A woman wiped her hands on her apron, and went to answer the door.
“My, someone at this hour?” she muttered to herself, glancing at the clock which read on the dot. Faintly, she wondered why a person said ‘on the dot’ when there really was no such thing on a clock as she opened the door.
A man with striking silver hair stood in the doorway. The woman was struck with how oddly beautiful he look, it was almost unearthly. The only thing that was off about him was his eyes. They were purple, blue, green, white, and pink, all rolled into one. It was like he was holding some strange planet inside his eyes.
“Hello,” his voice was luring and luxurious, and the woman was instantly mesmerized, “I am your relative, and you are about to let me in, no?” The woman stepped aside automatically.
“Yes, yes, relative, yes, come in,” she gabbed in a slight monotone, nodding. The man smiled and stepped over the threshold. In the back of her mind, the woman longed for more of this beautiful man’s wonderful voice, but she waited patiently for more orders.
“I have known you for all my life, and yet this is the first time you have seen me,” the man sighed, “so sad.”
“Yes, all my life. So sad,” she repeated. There was a thumping from the stairs, and her child appeared over the banister.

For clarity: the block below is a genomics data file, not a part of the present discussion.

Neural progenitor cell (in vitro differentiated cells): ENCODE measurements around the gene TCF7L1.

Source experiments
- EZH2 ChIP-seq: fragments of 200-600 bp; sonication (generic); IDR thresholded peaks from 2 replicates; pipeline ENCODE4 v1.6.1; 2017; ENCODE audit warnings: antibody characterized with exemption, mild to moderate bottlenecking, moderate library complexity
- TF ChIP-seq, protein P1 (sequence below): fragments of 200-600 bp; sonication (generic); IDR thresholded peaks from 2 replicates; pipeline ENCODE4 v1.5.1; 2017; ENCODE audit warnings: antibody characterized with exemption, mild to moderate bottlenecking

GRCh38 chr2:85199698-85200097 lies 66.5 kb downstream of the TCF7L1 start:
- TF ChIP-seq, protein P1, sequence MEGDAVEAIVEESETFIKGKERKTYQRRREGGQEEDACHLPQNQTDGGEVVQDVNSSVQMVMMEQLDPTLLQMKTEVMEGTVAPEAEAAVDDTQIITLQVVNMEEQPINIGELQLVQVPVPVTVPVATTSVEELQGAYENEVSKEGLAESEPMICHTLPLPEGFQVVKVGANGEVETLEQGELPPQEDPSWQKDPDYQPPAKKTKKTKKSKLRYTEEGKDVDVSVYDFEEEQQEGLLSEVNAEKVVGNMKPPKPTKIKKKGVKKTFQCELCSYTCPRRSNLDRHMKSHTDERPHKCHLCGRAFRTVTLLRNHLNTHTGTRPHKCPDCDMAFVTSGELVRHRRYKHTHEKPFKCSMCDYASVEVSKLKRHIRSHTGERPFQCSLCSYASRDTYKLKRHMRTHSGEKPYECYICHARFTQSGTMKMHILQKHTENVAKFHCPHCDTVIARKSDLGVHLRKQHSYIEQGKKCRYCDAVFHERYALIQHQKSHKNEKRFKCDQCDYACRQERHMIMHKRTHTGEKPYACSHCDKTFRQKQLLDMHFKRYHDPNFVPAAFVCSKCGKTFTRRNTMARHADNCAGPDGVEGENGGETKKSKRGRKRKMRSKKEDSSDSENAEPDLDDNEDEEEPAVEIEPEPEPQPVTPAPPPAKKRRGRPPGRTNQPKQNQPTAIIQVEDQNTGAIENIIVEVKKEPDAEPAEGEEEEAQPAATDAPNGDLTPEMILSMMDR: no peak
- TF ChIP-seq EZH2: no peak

“Hey mom, who’s this?” he asked.
“This is our long-lost relative…” she trailed off, blinking. Had he told her his name?
“Joe,” the man turned to the child, smiling. “Ah, you, my boy, are amazed at this new man, but you know your mother would never let anyone bad in the house.” The boy’s eyes glazed over, and he nodded just like his mother had and was.
The man smiled. This was going well. He whispered a faint word, but a creature huddled within the walls of the house heard it and would later run to the only human it knew to protect the Earth.
A sudden chill made its way up her spine. Amber sighed, and closed the window she so often had open at night. But she couldn’t help but let her imagination wander. The chill had a sense of…foreboding! Yes, that was it, foreboding. Her mind let the word twist in her mind, mingling with the others she stored.
It was made of the finest silk. The garment flowed around the young woman as if it were fire dancing around her instead of the man that she had accompanied that night. Laughter bubbled out of her, wonderful as the music played that night.
But even as she spun in a circle again, a sense of foreboding flooded her mind. She recoiled, looking at the man properly for the first time. His face twisted into a face of horror, and the young woman screamed.
No, no. That didn’t feel right somehow. Amber analyzed the couple paragraphs, crossing out a few lines here and there. For some reason, the woman’s date didn’t seem like his face would be twisting in horror. Now what would be the emotion on his face that would cause the woman, so soft-hearted and foolish, to scream?
Amber leaned back on her chair so that two of its legs were off the floor. She put the pencil to her mouth. Was the man to be evil? Some sort of villain? Should he transform into a beast? Would he have a choice to?